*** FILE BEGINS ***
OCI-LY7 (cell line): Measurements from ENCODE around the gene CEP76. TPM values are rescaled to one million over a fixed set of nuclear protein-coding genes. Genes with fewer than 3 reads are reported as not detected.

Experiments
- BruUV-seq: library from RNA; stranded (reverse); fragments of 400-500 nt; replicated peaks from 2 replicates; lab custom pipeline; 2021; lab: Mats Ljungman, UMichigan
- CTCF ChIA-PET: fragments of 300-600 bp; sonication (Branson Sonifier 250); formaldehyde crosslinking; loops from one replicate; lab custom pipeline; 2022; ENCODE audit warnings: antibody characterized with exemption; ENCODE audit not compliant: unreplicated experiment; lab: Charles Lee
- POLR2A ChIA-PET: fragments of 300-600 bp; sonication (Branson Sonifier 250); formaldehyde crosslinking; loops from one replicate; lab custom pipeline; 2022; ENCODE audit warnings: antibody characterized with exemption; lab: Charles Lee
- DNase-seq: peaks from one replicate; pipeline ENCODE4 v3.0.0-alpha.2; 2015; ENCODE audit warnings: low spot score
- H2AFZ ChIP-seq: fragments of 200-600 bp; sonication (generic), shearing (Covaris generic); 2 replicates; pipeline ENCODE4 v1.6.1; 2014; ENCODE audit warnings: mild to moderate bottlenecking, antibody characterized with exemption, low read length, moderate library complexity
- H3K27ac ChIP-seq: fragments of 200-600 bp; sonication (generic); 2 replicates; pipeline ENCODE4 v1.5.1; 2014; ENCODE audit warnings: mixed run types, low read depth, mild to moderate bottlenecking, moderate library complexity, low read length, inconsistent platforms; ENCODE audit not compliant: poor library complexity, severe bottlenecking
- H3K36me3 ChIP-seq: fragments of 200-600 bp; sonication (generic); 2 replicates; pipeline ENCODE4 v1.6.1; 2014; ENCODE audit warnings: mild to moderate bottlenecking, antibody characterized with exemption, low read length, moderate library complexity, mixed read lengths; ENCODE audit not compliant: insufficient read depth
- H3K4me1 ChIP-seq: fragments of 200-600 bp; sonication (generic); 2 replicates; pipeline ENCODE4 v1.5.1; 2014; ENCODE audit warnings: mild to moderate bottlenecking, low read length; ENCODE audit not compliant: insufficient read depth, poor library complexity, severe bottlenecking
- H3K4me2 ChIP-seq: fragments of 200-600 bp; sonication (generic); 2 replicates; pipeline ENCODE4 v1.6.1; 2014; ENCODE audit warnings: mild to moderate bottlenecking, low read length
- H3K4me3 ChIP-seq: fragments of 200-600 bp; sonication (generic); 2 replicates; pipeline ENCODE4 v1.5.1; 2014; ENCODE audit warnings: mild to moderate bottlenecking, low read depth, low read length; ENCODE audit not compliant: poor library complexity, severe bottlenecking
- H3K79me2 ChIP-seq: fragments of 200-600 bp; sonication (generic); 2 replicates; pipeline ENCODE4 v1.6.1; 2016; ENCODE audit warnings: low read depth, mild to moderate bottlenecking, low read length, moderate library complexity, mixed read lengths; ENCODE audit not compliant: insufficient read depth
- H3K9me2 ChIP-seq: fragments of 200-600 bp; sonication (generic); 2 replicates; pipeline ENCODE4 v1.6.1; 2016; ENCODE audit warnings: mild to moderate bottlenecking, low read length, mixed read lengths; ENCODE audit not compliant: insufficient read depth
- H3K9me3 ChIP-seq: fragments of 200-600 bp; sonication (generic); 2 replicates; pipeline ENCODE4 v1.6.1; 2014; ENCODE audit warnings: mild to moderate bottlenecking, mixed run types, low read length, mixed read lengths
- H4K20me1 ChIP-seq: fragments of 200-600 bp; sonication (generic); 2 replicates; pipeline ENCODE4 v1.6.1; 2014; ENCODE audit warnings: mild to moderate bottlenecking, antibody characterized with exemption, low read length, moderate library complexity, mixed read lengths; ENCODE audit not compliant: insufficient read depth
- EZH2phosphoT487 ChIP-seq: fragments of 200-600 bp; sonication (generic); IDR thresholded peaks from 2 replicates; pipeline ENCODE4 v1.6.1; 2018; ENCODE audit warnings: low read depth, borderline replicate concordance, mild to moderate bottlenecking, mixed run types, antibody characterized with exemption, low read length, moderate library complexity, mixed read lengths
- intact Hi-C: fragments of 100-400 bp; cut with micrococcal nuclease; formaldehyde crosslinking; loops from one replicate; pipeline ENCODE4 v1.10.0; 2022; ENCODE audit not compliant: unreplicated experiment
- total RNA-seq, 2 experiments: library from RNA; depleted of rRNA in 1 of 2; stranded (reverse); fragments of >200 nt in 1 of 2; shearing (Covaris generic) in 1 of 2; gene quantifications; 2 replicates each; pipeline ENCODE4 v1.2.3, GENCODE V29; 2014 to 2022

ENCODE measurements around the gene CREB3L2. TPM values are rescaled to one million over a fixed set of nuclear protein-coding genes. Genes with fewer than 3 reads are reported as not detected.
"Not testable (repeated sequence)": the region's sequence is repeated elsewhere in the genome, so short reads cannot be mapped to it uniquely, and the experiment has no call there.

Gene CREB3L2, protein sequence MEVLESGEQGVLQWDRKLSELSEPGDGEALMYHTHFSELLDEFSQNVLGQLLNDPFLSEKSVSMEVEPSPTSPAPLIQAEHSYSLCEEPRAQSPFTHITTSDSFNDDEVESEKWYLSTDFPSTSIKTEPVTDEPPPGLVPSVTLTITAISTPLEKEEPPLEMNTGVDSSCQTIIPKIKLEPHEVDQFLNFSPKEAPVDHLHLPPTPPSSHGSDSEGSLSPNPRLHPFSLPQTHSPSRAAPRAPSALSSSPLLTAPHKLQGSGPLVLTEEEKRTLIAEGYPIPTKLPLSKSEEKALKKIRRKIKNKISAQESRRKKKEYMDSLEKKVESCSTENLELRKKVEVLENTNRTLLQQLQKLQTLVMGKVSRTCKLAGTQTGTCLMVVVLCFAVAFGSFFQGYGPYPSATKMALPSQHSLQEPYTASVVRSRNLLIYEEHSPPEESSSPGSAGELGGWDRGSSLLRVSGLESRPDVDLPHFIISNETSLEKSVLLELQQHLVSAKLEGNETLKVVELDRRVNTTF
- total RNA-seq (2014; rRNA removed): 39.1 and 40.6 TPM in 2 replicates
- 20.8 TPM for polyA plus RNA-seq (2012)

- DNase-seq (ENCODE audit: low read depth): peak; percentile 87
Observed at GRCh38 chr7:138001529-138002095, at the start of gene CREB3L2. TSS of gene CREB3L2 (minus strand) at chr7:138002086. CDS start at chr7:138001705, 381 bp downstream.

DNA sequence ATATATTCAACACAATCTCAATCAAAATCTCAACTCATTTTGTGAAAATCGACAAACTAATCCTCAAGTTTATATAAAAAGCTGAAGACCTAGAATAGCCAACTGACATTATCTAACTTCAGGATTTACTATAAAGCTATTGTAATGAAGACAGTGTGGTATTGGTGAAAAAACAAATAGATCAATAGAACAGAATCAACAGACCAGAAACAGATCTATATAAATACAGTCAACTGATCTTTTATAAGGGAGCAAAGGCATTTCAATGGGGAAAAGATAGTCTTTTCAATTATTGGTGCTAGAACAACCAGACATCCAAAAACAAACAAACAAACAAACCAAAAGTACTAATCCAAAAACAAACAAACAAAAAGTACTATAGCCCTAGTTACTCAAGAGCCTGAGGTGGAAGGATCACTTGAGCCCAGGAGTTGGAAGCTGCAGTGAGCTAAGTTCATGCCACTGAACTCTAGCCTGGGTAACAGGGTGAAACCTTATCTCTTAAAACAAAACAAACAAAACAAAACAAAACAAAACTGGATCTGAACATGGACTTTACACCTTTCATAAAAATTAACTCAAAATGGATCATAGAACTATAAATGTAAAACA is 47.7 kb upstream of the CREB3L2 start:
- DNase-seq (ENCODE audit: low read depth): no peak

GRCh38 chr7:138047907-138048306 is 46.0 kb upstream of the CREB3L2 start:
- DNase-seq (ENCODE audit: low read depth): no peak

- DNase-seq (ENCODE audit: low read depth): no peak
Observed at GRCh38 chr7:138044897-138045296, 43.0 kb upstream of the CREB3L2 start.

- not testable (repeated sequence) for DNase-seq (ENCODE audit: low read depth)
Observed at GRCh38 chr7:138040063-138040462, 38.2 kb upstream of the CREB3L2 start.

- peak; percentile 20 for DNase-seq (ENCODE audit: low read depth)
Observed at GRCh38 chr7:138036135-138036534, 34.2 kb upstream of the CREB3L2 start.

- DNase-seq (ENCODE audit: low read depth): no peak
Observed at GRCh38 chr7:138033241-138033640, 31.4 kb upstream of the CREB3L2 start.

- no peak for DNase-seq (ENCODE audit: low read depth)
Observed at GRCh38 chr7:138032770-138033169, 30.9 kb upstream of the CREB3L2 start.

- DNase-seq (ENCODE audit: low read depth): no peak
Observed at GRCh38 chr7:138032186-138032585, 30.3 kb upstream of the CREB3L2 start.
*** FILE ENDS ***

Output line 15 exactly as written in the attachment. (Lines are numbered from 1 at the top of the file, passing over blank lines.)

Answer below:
- H3K9me3 ChIP-seq: fragments of 200-600 bp; sonication (generic); 2 replicates; pipeline ENCODE4 v1.6.1; 2014; ENCODE audit warnings: mild to moderate bottlenecking, mixed run types, low read length, mixed read lengths